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When wailing bagpipes and roaring drums fill the air, you know it's time, once again, for the Utah Scottish Festival and Highland Games. Now in its 17th year, the festival celebrates Scottish tradition with athletic contests, music, dancing and clan gatherings.

The festival is scheduled for 8 a.m. Saturday, June 15, at the Jordan River State Parkway, 300 N. Redwood Road. Adult admission is $5; children under 12 are free.Along with the pipes, dancing and drums, there is another mainstay of the Highland culture: Scottish food.

For Leslie Dorious-Jones of Salt Lake City and a member of the Maxwell clan, each Scottish meal she prepares is an application of her heritage.

"I stick to my origins . . . other than a little lemon meringue topping I add to my shortbread. I'm pretty traditional in my Scottish cooking."

Traditions that include Angus beef, lamb, barley, oats and vegetables like turnips, potatoes, cabbage and leeks.

Dorious-Jones explained the influence of the harsh climate on cooking in her homeland.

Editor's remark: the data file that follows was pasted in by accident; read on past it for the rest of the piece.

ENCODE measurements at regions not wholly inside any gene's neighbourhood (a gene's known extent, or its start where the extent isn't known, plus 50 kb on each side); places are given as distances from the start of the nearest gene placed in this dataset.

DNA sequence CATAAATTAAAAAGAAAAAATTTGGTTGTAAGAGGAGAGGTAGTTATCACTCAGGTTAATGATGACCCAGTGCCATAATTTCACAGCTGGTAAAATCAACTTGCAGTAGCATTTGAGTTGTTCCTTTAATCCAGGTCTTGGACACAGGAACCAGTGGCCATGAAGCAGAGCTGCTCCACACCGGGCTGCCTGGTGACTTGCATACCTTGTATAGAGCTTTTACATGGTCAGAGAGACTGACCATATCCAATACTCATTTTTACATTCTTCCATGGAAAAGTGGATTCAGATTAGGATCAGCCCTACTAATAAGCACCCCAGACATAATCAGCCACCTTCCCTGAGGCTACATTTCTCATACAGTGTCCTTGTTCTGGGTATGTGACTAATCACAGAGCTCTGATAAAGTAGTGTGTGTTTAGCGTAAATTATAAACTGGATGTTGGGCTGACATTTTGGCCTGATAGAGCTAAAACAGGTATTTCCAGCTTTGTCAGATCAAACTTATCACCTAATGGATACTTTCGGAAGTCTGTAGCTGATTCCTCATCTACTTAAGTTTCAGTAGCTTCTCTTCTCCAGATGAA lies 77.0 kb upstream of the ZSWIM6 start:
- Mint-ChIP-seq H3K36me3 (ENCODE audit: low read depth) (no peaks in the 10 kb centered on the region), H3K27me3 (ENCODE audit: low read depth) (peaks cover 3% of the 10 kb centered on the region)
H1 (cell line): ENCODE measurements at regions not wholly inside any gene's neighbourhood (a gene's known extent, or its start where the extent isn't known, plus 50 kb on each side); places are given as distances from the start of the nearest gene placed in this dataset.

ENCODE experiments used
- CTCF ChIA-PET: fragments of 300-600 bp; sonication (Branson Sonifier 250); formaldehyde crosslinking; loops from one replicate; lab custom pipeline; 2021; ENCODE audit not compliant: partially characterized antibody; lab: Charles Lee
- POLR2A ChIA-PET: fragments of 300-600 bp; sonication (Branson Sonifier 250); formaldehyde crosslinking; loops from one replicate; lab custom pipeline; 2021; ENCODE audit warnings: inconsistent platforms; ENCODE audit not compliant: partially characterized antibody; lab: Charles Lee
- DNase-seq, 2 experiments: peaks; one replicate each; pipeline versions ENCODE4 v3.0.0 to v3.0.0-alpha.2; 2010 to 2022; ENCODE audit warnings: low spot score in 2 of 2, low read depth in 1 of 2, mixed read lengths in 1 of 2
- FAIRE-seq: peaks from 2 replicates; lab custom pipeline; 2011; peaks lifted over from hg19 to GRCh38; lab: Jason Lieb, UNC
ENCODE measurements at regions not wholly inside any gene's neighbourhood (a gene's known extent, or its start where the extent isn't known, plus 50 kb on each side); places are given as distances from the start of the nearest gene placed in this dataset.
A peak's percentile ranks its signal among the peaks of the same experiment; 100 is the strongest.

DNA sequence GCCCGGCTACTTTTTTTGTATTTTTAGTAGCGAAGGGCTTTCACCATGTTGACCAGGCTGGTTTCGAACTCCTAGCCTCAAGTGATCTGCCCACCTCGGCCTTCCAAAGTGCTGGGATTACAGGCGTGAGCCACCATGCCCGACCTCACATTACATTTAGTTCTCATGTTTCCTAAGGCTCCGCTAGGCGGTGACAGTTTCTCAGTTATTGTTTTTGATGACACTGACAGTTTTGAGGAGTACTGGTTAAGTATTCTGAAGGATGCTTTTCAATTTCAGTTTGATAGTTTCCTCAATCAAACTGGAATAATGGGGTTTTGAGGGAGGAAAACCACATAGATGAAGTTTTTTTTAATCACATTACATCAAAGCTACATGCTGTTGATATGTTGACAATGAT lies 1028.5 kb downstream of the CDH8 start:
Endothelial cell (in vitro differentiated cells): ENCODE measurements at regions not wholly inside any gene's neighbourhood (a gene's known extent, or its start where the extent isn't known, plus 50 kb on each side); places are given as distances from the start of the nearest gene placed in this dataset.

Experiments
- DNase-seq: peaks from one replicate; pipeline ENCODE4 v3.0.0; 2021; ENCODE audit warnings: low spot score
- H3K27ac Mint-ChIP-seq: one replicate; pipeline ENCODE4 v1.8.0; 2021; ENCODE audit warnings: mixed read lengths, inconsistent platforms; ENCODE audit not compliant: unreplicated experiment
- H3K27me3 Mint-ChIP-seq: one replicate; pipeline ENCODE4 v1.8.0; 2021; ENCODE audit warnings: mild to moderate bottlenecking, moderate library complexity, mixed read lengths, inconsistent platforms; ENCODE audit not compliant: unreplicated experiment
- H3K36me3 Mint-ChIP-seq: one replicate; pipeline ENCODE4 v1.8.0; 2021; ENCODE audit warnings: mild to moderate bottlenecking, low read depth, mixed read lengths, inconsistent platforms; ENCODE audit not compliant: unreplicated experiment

"We eat a lot of soups and stews in the winter, but thrive on fresh salmon and herring in the summer. I could go on forever talking about our herring; we get down right excited about our kippers."

The native Scot described the thrifty nature of her people, the resourcefulness of the High-landers.

"We've been oppressed by the English for many years. We've learned to make do with what we have, what we grow on our own farms. There are tales of soldiers who survived on nothing but a pouch of oatmeal, water from the Burn and a pinch of salt."

Tales of Scottish heritage abound as clansmen gather to savor the traditions of their home-land.